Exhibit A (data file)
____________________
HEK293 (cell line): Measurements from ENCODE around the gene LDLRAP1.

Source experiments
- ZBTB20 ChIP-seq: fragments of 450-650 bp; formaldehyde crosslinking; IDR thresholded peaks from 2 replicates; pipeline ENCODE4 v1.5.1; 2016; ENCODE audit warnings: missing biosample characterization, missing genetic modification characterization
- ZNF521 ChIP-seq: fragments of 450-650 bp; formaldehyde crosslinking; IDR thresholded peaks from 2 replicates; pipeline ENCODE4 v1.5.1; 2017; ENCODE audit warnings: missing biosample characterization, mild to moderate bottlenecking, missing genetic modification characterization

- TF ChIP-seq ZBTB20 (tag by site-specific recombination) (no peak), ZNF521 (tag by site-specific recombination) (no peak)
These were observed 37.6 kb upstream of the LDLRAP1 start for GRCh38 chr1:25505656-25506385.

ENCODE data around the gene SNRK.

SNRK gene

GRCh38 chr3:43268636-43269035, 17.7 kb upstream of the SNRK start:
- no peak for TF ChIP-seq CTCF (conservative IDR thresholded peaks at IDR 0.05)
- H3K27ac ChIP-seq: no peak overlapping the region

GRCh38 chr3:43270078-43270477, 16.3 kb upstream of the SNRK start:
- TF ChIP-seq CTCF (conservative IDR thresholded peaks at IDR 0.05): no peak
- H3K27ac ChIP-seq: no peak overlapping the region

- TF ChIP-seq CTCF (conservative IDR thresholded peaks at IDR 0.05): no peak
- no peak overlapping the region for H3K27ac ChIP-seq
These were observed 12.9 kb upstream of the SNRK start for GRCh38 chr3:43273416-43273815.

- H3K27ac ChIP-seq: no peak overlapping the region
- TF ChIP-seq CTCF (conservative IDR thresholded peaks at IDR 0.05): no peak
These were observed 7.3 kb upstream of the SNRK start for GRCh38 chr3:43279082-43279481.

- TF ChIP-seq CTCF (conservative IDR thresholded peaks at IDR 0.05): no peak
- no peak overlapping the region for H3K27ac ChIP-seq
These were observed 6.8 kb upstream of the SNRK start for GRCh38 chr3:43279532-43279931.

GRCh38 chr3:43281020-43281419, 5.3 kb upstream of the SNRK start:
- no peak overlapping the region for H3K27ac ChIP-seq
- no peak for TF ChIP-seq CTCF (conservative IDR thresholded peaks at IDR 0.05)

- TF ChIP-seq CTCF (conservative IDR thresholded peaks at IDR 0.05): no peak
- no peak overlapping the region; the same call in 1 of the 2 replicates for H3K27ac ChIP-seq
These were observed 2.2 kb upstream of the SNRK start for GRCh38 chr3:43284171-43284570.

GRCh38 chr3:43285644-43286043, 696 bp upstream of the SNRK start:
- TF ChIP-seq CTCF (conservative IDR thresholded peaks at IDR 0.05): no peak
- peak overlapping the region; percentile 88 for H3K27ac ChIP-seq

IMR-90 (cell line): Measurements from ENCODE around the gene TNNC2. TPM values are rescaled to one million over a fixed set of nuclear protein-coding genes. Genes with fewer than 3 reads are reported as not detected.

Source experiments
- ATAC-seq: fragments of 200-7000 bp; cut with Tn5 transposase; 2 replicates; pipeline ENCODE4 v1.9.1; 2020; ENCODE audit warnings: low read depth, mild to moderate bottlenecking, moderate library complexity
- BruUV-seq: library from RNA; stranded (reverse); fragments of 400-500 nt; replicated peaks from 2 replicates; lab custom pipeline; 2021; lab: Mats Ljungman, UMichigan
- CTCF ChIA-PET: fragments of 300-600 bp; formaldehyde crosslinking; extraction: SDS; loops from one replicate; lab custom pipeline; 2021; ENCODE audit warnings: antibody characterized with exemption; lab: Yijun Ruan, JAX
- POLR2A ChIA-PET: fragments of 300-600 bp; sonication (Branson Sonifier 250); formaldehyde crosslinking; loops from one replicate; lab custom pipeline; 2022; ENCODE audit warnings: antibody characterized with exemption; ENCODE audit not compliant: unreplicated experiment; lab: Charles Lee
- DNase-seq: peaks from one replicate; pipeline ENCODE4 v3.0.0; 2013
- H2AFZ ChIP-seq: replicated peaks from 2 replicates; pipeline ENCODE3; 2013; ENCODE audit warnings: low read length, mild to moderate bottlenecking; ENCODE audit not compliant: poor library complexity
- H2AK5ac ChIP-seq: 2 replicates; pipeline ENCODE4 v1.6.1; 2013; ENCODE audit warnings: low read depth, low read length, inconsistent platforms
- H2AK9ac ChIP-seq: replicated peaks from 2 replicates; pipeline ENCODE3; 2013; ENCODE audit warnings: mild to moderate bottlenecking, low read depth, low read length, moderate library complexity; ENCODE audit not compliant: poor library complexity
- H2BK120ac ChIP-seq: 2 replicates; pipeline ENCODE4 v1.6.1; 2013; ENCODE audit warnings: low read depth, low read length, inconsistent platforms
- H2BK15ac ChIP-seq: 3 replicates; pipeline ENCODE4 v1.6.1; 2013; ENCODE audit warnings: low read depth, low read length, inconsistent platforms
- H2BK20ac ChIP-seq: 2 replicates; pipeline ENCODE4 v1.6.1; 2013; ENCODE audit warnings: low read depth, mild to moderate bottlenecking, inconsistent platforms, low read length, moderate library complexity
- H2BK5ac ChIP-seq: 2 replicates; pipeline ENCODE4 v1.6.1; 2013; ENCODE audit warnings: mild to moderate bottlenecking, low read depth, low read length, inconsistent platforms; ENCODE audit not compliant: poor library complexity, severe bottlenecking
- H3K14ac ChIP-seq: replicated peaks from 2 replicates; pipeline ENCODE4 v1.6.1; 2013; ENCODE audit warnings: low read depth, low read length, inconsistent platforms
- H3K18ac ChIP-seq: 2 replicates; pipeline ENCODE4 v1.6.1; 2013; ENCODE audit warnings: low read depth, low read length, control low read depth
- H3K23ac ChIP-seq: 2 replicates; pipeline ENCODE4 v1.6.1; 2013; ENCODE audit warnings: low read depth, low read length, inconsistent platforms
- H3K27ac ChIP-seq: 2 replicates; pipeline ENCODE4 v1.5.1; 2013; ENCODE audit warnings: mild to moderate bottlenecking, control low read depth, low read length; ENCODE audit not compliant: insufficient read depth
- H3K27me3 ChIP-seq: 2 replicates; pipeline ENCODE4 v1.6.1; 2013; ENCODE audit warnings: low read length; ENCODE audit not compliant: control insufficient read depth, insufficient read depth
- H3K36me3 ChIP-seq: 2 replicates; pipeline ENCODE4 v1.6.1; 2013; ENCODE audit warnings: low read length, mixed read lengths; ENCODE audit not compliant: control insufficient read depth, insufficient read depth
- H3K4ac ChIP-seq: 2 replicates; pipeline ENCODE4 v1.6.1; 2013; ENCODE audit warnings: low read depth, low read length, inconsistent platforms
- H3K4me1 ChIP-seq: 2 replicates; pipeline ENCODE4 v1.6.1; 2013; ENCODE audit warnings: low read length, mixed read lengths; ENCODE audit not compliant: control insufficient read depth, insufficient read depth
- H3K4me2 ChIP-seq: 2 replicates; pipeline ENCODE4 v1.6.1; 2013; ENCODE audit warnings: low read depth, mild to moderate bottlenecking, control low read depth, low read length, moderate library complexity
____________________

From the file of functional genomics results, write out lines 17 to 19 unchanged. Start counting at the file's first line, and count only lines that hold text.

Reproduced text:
These were observed 12.9 kb upstream of the SNRK start for GRCh38 chr3:43273416-43273815.

- H3K27ac ChIP-seq: no peak overlapping the region
- TF ChIP-seq CTCF (conservative IDR thresholded peaks at IDR 0.05): no peak